This article illuminates the growing potential of the DC fast-charging industry and the importance of effective business strategies in seeing a sustainable return on investment.
We will highlight the following four different investment strategies for entry into the DC fast-charging market in greater detail:
With this strategy, you purchase the DC charging units outright and are responsible for everything (including the installation and (preventive) maintenance.
By leasing DC charging equipment, you avoid high upfront costs and agree to a long-term leasing contract with a CPO or EMSP, paid in monthly or yearly installments.
CaaS (Charging as a Service)
Charging as a Service (CaaS) is a subscription-based model in which you pay a CaaS provider a monthly fee in exchange for a DC fast charging service that suits your needs.
This strategy shares a lot of similarities with direct ownership, with one major difference – ownership is shared among one or several additional parties, in lieu of a proportional share in revenue from the fast-charging site.
The need for DC fast-charging investment strategies
If you’ve noticed the explosive proliferation of electric vehicles (EVs) on the road in recent years, you’re not alone. The industry is enjoying a 35% year-on-year growth in sales at present, with this trend expected to continue throughout the 2020s in tandem with the global shift toward a carbon-neutral economy.
Naturally, there is an accompanying need for investment in a dependably fast charging solution – namely: DC, or Level 3, fast charging stations. As investment groups, entrepreneurs, and private businesses alike recognize the potential in e-mobility investment, the question arises: what are the challenges and advantages of investing in DC fast charging, and where would you begin?
In essence, investment in DC fast charging would be an investment on the ground floor of an industry set to continue growing exponentially over the coming years.
Nevertheless, the significant amount of start-up capital required to purchase, or invest in, DC charging stations does necessitate a comprehensive investment strategy to be viable.
This article discusses the pros and cons of DC fast-charging investment, before breaking down the four most common investment strategies – to help you decide which, if any, might be right for you.
Why invest in DC fast charging stations?
Where a maximum power output of 50 kW impressed many early adopters only a few years ago, times have changed.
Today, Level 3 charging stations are able to deliver a lot higher maximum power outputs, some are even able to deliver up to 400kW of power allowing drivers to replenish up to 300km of range after just 15 minutes of charging.
Such a leap in charging times goes a long way to eliminating ‘range anxiety’, one of the most significant barriers to widescale EV adoption. And businesses that invest in fast-charging equipment can supply a service that’s in high demand in a quickly growing market.
Before we move onto those strategies, let us quickly weigh some of the overall pros and cons attached to a DC fast-charging investment and explain some important terms.
Pros to DC investment
- Level 3 charging is the future of public EV charging.
- The market for DC charging is young and yet to consolidate, providing early investors with an advantage over their competitors.
- Opportunities to create and grow additional revenue streams linked to fast charging are numerous – e.g. placing DC chargers in restaurant parking lots, by cafés, or next to retail outlets.
- The speed of DC fast chargers is more attractive to the end-user than AC slow chargers, carrying the potential for increased brand loyalty and attracting new customers.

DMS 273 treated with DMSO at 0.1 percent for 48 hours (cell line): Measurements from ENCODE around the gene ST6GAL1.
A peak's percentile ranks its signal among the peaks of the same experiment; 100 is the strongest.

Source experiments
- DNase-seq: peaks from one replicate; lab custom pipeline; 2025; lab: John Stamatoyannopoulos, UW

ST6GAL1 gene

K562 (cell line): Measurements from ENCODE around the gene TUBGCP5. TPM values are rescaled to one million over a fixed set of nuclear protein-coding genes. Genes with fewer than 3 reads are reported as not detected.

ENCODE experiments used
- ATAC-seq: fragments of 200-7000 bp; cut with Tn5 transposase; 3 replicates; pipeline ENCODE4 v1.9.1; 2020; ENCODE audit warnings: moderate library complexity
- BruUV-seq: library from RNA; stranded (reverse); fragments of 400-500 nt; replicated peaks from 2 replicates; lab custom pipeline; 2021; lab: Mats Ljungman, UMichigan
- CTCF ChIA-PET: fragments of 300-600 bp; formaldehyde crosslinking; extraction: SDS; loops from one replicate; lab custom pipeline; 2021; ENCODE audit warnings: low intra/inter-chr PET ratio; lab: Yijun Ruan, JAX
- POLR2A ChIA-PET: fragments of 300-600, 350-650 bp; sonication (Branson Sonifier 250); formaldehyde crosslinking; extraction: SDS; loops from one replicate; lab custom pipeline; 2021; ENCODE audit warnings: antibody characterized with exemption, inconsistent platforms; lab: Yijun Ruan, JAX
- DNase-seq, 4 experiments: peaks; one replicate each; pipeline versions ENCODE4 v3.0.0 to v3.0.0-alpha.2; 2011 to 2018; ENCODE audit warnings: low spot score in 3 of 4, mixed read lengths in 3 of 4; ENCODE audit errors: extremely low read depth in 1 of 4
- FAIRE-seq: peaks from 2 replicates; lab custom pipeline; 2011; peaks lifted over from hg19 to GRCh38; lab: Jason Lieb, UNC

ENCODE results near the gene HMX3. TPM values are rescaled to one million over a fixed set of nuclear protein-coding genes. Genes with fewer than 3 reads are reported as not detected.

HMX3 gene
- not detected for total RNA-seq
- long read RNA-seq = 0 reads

- Linked inextricably to the global transition toward a green society, the growth of the e-mobility industry (and thus Level 3 charging) is unlikely to slow any time soon.
Cons to DC investment
- DC charging station units are more expensive ($50,000-$100,000 per unit excluding installation cost) when compared with their slower-charging AC counterparts.
- ROI will take longer with DC than with AC, due to the higher initial costs
- Payback from an investment into a ‘typical’ EV charging station could take as long as 10 years.
Decoding the jargon
One last point of housekeeping before diving into the 4 key investment strategies for Level 3 charging. There are a few terms – CPO, EMSP, charge point owner – which could do to be explained, as these are the three most common roles an investor would take on, or engage with when entering the fast-charging market.
What is a Charge Point Operator (CPO)?
A charge point operator (CPO) could be a manufacturer or trader of charge points, in charge of the planning, installation, grid integration, and operation of the units you invest in. Additionally, they may also be responsible for hardware maintenance and software management.
What is an Electric Mobility Service Provider (EMSP)?
An Electric Mobility Service Provider (EMSP) is a company set up to offer a wide range of EV support services, including the roles typically filled by a CPO. However, an EMSP would tend also to provide services to the end-user as well, such as payment and subscription services, and network solutions.
What is a Charge Point Owner?
A charge point owner (rather than an operator) is the investor whose capital has procured the DC fast charging stations and financed their installation on-site. Their responsibilities include ownership and oversight of the charging infrastructure, though they may well choose to outsource all practical management of the stations to a CPO or EMSP.
The four main investment strategies for entry into the DC fast-charging market
DC charging investment strategy #1 – Direct ownership
The most straightforward of the four main investment strategies (at least in terms of its definition) is direct ownership.
This refers to the process of purchasing DC charging units outright, purchasing or leasing the land for your charging infrastructure, planning installation and preparing the site, bankrolling installation of the units, and financing their upkeep.
You may, however, still elect to bring a CPO or EMSP on board to help you manage your fast charging stations from a technical (though not financial) standpoint.